Other Desert Cities
A play about the secrets we keep and the repercussions they cause is the theme at the heart of Jon Robin Baitz’ hit play "Other Desert Cities." Referring to the road sign at the outskirts of Palm Springs that lets you know you could either stop in Palm Springs or keep going, here we have the reunion of two adult children and their very particular parents who are in the desert for the Christmas holiday.
Mom Polly (JoBeth Williams) is a somewhat uptight and superior lady who has been close to many of the GOP elite including Nancy Reagan and all sorts of political figures of note. Her husband Lymann (Robert Foxworth) is an ex-movie star who turned to politics when his partisan leanings became more important than pretending to die in a movie gun-fight.
Their son Trip (Michael Weston) is a successful reality television producer in Los Angeles who seems to have himself together despite still being single and having to suffer his parents more often that his East Coast sister, Brooke (Robin Weigert). She is the unspoken black-sheep of the family.
Having left the confines of Southern California for Long Island, she has been prone to bad relationships and bouts of depression. A fruitful novelist, she has spent the last six years writing a memoir about her late brother Henry who, as the story goes, leaned so far left he became involved in a political demonstration that left three people dead. He then killed himself.
Being close to her brother, Brooke struggled with this information, blaming much on her conservative parents and hopelessly trying to understand it all. With the completion of the book, her parents are on pins and needles fearing what the book might reveal. In fact, they don’t even know the subject matter...yet.
Taking place on Christmas Eve day and night, "Other Desert Cities" begins a bit awkwardly as the trappings of plays often do. There is stilted dialogue as exposition needs to be laid out for the audience, and here the actors seemed to be a bit over-expressive as to be unrealistic. This habit dies down by the middle of Act One and the dynamics of the key players are established.
The family has a complicated history and it all comes out over the course of the day, mostly through traded barbs and shared memories. The problems really occur once Brooke brings out two copies of her manuscript for the family to read. The family includes Polly’s sister Silda (Jeannie Berlin) a (once-again) recovering alcoholic who is staying with Polly until she is able to control her disease enough to live on her own.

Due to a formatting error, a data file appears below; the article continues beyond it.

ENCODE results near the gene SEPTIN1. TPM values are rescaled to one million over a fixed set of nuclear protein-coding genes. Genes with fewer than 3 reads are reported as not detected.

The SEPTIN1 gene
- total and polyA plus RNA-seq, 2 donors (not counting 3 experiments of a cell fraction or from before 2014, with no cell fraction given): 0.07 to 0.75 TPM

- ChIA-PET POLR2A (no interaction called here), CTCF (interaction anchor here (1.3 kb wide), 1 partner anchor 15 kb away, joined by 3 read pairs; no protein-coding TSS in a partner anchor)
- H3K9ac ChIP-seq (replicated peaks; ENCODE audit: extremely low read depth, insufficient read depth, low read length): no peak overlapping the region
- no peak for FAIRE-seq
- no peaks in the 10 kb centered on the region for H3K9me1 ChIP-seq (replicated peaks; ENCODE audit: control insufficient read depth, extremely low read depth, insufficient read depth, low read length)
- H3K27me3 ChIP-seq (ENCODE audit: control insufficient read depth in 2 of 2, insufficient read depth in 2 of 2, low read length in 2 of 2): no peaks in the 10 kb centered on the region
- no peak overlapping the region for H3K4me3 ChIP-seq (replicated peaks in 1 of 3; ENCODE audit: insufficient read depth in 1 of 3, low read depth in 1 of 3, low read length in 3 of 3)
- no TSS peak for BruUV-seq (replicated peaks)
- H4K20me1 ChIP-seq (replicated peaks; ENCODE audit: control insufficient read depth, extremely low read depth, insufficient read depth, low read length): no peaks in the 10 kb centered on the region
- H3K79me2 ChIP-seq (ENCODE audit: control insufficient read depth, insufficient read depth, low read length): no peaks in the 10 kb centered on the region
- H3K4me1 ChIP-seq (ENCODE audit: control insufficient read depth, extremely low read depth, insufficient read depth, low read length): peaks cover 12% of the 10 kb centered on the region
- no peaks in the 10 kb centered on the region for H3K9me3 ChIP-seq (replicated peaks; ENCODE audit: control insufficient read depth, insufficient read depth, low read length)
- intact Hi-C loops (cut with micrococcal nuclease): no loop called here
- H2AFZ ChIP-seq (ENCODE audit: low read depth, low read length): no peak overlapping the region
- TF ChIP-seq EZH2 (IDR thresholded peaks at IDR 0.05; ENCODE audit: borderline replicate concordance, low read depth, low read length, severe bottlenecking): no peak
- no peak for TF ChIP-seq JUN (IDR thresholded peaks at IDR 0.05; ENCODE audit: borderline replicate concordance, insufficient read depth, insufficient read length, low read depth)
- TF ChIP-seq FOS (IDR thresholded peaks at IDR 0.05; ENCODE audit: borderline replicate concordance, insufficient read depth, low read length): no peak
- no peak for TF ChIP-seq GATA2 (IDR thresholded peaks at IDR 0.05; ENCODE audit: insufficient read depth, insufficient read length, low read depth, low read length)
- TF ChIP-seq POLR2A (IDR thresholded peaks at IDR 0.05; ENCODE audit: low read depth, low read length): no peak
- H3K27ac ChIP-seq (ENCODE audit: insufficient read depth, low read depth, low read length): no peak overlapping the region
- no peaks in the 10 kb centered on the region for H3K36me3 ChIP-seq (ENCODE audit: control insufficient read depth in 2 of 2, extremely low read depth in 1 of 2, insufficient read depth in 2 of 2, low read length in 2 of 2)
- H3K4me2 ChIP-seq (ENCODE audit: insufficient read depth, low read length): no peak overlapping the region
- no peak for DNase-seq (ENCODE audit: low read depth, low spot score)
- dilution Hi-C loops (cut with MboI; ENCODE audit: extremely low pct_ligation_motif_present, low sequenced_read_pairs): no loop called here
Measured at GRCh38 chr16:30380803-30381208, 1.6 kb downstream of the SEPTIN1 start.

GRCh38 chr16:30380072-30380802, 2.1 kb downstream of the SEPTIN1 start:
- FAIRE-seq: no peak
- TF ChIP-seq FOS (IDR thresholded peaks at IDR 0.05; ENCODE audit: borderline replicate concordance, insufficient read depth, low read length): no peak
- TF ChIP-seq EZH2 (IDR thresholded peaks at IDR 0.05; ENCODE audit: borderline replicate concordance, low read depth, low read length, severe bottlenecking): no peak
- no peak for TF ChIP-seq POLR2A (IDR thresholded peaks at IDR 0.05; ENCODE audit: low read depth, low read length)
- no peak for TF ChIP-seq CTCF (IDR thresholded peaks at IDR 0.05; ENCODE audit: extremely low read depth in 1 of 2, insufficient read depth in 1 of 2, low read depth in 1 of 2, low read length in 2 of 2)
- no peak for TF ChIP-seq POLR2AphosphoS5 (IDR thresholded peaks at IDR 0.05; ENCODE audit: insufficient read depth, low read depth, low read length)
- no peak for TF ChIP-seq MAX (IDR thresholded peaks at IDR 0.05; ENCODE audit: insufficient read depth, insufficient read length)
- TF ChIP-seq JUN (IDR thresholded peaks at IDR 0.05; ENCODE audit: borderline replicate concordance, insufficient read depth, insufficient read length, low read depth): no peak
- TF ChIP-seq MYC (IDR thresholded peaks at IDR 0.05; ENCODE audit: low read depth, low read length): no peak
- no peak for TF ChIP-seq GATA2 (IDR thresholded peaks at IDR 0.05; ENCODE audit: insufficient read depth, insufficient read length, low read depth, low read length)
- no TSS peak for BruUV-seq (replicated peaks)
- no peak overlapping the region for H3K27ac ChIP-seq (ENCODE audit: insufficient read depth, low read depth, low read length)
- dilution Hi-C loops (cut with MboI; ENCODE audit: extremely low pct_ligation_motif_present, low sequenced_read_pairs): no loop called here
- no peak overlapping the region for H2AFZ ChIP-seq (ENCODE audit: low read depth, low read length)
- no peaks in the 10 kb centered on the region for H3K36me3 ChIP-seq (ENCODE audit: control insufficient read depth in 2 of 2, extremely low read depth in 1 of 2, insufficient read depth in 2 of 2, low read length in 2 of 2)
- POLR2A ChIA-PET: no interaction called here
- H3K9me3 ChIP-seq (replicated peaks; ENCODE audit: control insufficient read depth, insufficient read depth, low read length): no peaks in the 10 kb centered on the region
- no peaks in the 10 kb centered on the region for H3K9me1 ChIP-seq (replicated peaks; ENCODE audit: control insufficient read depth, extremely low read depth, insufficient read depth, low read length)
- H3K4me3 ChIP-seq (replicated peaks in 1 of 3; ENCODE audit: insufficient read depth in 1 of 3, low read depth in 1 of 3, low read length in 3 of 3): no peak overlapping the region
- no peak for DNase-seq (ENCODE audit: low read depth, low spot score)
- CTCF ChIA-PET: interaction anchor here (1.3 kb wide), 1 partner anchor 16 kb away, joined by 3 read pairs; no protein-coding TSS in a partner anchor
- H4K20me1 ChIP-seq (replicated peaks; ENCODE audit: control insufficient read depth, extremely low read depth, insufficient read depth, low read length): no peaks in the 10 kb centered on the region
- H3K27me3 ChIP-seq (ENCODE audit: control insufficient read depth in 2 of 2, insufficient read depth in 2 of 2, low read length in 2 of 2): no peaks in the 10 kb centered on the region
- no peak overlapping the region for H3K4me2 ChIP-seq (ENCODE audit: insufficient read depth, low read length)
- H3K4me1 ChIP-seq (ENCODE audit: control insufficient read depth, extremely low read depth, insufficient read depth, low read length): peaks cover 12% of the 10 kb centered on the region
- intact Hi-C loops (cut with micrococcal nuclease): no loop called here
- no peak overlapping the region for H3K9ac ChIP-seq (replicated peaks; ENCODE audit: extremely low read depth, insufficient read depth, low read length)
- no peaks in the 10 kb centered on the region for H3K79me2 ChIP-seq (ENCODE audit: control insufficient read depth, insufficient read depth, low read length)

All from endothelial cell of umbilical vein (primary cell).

Once the cast settles into their roles, the sharp writing by Baitz becomes more on point and the revelations come fast and deep. It all builds to a pretty emotional climax where everything Brooke knew is turned on its head. It’s a telling scene and Weigert plays this in a way not often shown. It’s a raw moment for sure as the devastation runs through more aspects of her life than one would first expect.
Director Robert Egan keeps the action going even though the lovely creation of their Palm Springs home by Takeshi Kata is in a limited space. The actors move about it naturally and again, as the play progresses, the actors grow more comfortable in their new skins.
I’ll admit, I still had questions when it was all said and done, but even within that there was a sense of completion to the story. It ends on a relatively upbeat note so we don’t walk out feeling gloomy. Which is good for an ultimately serious play that takes place on Christmas. The last thing I need is to go back out into our holiday decked-out world and feel blue. More so, I just felt for Brooke Wyeth and her suffering.
It’s a thought-provoking tale that makes you look at your own life to see what secrets you’ve kept, and how those secrets, untruths, or avoidances might have truly affected another person. And it shows that even when you think you are doing the right thing... sometimes it’s better to just be honest. At least to those you love. If not, you might as well follow the sign and move on to other desert cities.